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Off-Broadway Review

Life and Fate

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Life and Fate
Photo Source: Stephanie Berger
Director Lev Dodin, who also adapted Vasily Grossman's novel, accomplishes something rare with his Maly Drama Theatre production of "Life and Fate": He simultaneously leaves the audience behind and ahead of the action. His use of flashbacks and the staging of multiple places and characters in the same space muddy the narrative; add the use of heavy-handed repetition within scenes, and the effect is to kill off all suspense. At four hours long, the proceedings are pretty heavy going.

Set just before and after the Battle of Stalingrad, from July 1942 to 1943, the play centers on nuclear physicist Viktor Shtrum (the charismatic Sergey Kuryshev), who is pushed to "repent" his experiments to the Institute of Nuclear Physics in Moscow. His mother, Anna (the sweet-faced, gentle Tatiana Shestakova), a doctor, was born Jewish. Throughout the play she reads her letter recounting her last days before death in a Nazi camp, serving as Viktor's conscience. The anti-Semitism of the Communists fighting Hitler is just one of the themes Dodin pounds home.

With 27 characters and six settings, there is a great deal of plot, and it doesn't help that the English supertitles are either too few or too many. It's often hard to understand when events are happening. For example, a lovely scene between Genia (Elizaveta Boyarskaya), the beautiful sister of Viktor's wife, Liuda (Elena Solomonova), and Colonel Novikov (Danila Kozlovskiy), set during their first night together, eventually turns out to be a flashback. But that's important, because it informs Genia's guilt over her ex-husband's imprisonment.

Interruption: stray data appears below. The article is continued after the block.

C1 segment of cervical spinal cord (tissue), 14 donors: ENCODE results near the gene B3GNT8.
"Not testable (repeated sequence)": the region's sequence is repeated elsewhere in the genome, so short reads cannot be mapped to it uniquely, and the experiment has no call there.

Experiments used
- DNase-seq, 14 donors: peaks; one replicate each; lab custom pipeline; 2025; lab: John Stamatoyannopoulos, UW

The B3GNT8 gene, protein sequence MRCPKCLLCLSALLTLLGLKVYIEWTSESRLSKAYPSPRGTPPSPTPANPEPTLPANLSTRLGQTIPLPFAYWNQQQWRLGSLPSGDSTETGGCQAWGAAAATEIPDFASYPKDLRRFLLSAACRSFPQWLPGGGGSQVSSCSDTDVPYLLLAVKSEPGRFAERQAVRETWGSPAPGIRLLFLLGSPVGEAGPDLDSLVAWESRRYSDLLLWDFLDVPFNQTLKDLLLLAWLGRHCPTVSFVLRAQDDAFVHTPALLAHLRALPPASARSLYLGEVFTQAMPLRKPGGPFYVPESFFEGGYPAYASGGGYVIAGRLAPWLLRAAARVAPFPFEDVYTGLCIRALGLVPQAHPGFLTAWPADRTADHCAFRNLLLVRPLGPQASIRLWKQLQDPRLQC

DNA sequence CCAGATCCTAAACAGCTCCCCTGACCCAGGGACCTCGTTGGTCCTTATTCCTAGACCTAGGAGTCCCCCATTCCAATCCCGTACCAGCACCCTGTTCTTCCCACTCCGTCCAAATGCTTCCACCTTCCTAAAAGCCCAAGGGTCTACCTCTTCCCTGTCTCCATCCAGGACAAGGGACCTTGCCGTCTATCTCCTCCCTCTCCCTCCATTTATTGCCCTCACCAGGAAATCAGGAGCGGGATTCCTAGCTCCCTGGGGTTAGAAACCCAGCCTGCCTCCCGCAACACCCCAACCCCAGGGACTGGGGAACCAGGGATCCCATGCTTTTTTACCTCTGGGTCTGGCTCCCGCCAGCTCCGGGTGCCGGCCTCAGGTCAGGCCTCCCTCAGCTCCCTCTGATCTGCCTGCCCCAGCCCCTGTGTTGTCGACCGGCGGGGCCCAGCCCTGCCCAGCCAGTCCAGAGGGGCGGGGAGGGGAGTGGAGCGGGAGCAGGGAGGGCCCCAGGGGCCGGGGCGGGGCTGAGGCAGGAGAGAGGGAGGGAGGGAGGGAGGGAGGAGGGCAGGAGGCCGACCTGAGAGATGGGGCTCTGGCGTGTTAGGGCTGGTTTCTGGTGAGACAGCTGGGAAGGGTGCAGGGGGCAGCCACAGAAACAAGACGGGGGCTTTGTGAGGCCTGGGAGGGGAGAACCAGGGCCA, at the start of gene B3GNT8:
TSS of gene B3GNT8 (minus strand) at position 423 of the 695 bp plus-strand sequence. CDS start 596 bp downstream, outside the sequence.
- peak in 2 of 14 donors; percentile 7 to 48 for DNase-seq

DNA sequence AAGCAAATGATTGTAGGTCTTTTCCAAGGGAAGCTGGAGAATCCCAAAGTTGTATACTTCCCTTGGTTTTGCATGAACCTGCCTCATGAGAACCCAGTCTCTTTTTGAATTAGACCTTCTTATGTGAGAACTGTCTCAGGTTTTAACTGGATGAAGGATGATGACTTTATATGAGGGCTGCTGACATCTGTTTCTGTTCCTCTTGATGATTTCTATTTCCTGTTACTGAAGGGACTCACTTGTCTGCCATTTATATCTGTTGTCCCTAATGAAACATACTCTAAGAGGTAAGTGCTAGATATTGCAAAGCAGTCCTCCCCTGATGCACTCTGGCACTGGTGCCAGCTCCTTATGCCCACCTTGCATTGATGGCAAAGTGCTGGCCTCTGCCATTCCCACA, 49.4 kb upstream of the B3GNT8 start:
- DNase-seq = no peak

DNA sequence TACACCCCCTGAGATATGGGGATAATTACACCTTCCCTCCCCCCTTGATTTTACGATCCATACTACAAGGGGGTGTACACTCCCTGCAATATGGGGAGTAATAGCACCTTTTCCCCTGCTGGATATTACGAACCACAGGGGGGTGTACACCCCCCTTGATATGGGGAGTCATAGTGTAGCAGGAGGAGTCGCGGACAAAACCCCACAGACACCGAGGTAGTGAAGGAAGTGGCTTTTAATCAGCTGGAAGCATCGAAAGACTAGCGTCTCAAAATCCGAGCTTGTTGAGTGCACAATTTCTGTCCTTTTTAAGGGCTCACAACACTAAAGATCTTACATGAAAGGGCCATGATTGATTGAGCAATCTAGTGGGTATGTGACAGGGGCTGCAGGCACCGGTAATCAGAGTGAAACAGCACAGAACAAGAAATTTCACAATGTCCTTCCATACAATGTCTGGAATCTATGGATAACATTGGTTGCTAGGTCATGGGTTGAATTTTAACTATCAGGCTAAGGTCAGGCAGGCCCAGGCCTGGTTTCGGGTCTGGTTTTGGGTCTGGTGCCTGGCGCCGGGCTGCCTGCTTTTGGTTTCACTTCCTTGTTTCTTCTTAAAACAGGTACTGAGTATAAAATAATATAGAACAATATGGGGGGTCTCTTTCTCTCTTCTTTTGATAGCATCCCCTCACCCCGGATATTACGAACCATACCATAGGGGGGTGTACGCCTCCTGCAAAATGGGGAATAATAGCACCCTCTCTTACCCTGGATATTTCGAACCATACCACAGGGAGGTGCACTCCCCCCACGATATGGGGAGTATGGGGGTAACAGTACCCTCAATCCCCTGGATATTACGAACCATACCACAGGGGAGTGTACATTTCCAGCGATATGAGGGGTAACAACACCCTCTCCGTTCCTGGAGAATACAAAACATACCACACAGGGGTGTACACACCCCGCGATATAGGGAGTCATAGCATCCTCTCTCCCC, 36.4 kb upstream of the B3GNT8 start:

Due to all the confusion, the debates about philosophy become oddly riveting. When Major Ershov (Alexey Morozov), imprisoned in the Nazi camp, recounts the story of his family's death through cannibalism after enforced relocation to Siberia, and strict Bolshevik Mostovskoy (Igor Ivanov) replies that the ends still justify the means, it's fascinating. Of course, it has nothing to do with the Shtrums. Similarly, a long scene in which an SS officer (Oleg Dmitriev) points out the similarities between fascism and Communism becomes meaningful when it prompts Mostovskoy to denounce the Soviet labor camps and even Stalin himself.

"Life and Fate" raises worthy questions about ideals versus pragmatism, long-term justice versus short-term survival, and more. Dodin uses many theatrical effects in an attempt to bring them to life, and the versatile ensemble works hard, but the result is more like an airless treatise than a stirring piece of drama.

Presented by Lincoln Center Festival 09
at the Gerald W. Lynch Theater at John Jay College, 899 10th Ave., NYC.
July 2126. Tue., Thu.–Sat., 7 p.m.; Sun., 3 p.m.(212) 721-6500 or www.lincolncenter.org.

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